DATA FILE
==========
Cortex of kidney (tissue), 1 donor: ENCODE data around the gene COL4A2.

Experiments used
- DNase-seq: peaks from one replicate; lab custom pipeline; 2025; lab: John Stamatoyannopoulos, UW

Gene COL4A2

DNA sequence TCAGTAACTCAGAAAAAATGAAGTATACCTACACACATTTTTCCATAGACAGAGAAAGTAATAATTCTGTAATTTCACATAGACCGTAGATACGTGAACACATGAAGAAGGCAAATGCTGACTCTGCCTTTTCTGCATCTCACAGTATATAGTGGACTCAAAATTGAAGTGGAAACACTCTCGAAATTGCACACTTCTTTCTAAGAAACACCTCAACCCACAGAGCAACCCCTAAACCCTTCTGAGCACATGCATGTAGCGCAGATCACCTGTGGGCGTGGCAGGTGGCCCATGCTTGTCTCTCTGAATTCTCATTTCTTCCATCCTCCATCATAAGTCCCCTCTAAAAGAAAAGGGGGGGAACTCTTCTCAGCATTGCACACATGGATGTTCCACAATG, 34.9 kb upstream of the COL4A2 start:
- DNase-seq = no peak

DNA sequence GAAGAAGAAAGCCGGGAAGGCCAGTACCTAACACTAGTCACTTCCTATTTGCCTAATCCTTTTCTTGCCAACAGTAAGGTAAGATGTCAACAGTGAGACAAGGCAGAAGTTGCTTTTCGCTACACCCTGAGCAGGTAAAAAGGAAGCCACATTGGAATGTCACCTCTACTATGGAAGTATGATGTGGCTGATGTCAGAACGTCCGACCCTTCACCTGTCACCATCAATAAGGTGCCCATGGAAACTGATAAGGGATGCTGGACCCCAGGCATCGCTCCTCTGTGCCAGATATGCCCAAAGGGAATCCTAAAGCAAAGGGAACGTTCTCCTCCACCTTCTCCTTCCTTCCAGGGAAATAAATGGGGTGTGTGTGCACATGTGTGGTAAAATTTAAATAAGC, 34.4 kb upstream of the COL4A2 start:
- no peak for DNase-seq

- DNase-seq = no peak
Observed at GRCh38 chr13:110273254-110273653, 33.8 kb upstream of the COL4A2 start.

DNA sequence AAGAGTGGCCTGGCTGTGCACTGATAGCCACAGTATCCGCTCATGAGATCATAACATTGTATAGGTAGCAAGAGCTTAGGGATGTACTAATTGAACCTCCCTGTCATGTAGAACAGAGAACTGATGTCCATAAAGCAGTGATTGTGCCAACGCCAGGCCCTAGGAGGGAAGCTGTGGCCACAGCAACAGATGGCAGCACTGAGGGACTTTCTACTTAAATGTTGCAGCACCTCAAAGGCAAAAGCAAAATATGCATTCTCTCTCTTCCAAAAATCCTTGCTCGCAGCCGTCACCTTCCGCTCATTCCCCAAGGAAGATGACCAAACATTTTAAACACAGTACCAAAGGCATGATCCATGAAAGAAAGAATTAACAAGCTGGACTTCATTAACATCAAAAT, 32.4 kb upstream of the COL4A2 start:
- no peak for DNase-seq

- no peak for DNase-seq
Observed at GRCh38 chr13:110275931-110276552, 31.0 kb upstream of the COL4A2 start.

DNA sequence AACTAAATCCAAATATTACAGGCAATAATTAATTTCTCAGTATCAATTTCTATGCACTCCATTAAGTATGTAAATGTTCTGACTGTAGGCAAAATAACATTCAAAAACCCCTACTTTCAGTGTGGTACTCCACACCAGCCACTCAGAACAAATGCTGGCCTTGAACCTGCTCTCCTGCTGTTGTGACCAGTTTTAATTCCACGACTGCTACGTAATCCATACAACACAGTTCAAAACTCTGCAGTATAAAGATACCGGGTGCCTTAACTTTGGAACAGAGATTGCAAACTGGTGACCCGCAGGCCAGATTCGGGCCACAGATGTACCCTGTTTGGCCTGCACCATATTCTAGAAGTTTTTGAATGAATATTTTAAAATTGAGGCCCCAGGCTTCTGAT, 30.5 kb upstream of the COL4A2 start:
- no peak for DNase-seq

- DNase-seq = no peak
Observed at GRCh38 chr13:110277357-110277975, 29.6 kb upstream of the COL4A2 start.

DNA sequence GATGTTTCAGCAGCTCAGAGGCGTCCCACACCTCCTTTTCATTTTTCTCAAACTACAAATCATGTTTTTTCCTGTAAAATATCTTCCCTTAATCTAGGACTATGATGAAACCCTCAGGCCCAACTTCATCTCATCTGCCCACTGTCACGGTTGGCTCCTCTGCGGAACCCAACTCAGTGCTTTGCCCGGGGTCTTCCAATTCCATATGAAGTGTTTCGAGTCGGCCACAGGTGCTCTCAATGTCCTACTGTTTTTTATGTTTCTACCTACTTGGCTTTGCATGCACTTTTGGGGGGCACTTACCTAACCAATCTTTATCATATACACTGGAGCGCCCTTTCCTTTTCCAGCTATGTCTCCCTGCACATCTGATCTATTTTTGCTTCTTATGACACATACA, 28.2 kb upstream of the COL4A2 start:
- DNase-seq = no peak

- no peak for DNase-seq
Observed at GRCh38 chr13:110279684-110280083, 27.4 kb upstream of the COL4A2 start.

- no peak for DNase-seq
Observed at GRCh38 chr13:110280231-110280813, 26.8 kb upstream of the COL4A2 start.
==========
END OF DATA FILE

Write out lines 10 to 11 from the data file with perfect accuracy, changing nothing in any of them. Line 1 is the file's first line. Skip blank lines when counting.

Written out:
Observed at GRCh38 chr13:110273254-110273653, 33.8 kb upstream of the COL4A2 start.

DNA sequence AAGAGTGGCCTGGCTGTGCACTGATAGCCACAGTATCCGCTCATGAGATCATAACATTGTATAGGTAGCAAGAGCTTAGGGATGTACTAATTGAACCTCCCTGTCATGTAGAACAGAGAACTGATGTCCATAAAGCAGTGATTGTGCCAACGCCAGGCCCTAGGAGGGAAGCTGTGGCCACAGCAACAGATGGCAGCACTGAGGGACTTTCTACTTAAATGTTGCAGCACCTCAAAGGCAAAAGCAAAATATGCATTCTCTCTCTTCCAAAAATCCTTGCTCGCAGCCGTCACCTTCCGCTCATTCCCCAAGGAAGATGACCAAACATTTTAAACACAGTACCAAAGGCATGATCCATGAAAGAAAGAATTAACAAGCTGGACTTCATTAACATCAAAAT, 32.4 kb upstream of the COL4A2 start: